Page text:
Indian Peoples of the Northern Great Plains - Montana State University Library

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Blackfeet Indian Tipis Serigraphs Design and Legends

Yellow Buffalo Tipi DesignBlackfeet Indian Tipis: Design and Legend, Fine Arts Collections, Museum of the Rockies, Bozeman, Montana

The painted tipi was formerly an important traditional art form among most Plains Indian tribes; but with the destruction of the great buffalo herds in the latter part of the 19th century, and the change from buffalo cow-hide tipis to canvas tipis, the tradition died out except among the Blackfeet Indians.

These tipis were of religious significance, being a part of a complex of sacred objects and rituals and taboos surrounding the Indian owners as long as they possessed the tipis. According to the origin legends relating how each painted tipi was acquired by its first owner, many painted tipis were given to their first Indian owners in dreams or visions.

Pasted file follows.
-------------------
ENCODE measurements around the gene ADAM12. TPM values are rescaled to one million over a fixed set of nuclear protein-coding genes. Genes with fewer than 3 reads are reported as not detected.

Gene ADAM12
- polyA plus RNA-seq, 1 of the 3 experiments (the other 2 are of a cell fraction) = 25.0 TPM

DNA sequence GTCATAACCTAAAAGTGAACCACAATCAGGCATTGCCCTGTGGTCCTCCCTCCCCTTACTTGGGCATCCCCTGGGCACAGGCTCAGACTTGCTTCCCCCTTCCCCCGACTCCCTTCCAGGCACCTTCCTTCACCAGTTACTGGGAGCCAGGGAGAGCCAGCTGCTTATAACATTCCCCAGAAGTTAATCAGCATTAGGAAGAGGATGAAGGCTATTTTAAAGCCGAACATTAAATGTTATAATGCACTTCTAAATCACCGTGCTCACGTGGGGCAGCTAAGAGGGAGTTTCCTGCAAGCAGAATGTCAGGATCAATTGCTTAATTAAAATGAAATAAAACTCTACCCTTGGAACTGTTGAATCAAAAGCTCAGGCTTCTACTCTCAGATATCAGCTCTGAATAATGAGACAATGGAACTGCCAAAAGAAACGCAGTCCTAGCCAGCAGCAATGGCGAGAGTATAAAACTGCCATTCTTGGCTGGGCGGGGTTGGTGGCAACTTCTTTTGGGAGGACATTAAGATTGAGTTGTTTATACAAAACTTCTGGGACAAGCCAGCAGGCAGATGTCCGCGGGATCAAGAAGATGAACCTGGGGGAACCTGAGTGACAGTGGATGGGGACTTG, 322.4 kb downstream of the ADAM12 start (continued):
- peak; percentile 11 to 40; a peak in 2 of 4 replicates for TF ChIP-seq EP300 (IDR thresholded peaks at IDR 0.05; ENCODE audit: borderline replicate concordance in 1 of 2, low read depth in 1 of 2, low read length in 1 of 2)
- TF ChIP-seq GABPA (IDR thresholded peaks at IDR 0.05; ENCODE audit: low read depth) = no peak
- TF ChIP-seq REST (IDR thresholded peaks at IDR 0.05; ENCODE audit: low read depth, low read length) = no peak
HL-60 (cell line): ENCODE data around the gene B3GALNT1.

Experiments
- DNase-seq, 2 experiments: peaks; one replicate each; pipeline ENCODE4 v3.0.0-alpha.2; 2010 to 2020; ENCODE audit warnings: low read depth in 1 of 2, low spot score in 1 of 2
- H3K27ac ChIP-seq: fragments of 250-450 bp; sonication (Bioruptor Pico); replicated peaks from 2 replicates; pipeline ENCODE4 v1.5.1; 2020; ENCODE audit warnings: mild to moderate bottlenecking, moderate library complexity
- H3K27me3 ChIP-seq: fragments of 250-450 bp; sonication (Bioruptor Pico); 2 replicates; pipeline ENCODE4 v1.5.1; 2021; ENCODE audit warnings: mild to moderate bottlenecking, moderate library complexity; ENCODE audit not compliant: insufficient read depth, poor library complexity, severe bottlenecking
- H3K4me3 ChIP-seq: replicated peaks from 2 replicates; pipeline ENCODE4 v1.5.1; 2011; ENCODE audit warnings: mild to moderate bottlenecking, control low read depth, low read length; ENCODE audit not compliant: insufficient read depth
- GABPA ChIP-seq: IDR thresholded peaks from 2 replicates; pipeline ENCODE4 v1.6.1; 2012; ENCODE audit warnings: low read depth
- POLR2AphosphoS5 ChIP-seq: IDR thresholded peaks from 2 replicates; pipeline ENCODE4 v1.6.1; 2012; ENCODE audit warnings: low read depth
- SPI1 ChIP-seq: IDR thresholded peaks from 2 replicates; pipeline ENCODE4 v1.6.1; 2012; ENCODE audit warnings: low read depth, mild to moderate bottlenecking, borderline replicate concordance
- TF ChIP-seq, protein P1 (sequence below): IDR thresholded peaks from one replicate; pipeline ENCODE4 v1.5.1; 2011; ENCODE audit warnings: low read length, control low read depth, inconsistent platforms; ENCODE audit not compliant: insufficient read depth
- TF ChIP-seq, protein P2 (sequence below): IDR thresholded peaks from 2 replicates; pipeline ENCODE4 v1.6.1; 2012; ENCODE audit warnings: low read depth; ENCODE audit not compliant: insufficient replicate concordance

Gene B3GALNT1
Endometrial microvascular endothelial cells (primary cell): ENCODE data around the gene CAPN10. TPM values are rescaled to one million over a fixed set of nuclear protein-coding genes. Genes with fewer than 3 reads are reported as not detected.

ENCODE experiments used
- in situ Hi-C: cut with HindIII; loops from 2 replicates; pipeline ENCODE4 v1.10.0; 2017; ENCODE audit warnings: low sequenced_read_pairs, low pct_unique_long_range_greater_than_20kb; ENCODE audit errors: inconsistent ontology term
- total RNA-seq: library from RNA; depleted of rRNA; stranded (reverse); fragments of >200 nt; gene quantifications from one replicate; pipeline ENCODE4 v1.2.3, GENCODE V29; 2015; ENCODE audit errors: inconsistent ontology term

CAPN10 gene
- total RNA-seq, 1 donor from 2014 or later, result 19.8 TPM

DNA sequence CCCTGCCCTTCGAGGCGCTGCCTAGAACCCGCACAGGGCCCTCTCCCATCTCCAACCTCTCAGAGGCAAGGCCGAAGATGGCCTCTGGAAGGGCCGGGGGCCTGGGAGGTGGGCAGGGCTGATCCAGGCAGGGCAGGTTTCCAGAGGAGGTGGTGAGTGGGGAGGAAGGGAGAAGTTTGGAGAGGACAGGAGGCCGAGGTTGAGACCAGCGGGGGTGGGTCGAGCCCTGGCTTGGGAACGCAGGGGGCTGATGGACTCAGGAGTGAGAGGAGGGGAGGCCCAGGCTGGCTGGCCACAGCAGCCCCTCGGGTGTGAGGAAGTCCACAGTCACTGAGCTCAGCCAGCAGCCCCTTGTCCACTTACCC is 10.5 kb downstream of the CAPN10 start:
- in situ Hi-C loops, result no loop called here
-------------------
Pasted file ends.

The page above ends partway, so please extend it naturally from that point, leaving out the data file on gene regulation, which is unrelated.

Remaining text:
The twenty-six tipis shown here were observed at one or another of the encampments on the Blackfeet or Blood Reserves in 1944 or 45, at the time of the annual Sun Dance early in July. Grouped in a large circle, with their doorways facing the east and the rising sun, and their backs made steeper to brace the structures against the prevailing west winds, they made an impressive sight on the low sweeping hills of northwestern Montana and southern Alberta, with the Northern Rockies rising in the distance.

In producing the silk-screened plates for this collection, every effort has been made to show the tipis as they were in the mid-1940s when the data was collected. The names of the owners, printed on the back of each plate, are also as authentic as it has been possible to make them.

The Blackfeet Indian Tipis: Design and Legend Project was started by Olga Ross Hannon in 1944. It was revived and completed for the Museum of the Rockies in 1974-76, and funded in part, by a grant from the Montana Arts Council, an agency of Montana State government.